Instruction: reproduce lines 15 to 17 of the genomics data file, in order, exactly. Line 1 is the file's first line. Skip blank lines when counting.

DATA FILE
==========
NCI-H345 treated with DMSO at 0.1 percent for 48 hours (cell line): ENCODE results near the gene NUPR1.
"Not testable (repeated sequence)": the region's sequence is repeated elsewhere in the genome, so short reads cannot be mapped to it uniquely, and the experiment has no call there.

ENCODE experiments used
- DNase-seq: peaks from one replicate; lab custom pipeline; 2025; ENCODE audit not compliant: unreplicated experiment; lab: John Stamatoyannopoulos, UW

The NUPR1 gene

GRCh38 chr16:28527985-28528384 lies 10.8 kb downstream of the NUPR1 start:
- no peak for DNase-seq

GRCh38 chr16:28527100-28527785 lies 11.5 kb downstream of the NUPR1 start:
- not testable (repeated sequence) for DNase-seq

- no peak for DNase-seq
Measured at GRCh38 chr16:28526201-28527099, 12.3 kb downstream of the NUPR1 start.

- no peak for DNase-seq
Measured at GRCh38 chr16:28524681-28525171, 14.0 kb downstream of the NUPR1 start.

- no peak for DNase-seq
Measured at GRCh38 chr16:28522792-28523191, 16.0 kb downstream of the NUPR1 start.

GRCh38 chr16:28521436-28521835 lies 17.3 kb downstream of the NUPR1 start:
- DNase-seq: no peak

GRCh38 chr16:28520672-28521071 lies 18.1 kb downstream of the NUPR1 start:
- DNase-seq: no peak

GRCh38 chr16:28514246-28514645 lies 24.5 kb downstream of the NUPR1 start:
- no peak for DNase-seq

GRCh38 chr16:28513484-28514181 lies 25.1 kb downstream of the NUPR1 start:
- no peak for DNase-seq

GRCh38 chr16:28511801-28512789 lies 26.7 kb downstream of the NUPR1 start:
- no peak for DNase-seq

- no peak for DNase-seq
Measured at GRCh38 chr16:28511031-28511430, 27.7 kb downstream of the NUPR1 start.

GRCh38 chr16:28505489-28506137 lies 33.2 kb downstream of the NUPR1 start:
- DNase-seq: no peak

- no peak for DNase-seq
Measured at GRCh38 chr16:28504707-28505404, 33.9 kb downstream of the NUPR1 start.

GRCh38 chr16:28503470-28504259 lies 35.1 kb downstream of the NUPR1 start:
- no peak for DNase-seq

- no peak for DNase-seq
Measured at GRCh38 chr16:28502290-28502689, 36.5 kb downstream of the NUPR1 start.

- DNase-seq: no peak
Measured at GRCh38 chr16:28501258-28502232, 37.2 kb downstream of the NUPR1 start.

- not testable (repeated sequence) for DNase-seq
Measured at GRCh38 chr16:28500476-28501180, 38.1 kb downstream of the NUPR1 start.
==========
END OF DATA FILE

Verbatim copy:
Measured at GRCh38 chr16:28522792-28523191, 16.0 kb downstream of the NUPR1 start.

GRCh38 chr16:28521436-28521835 lies 17.3 kb downstream of the NUPR1 start:
- DNase-seq: no peak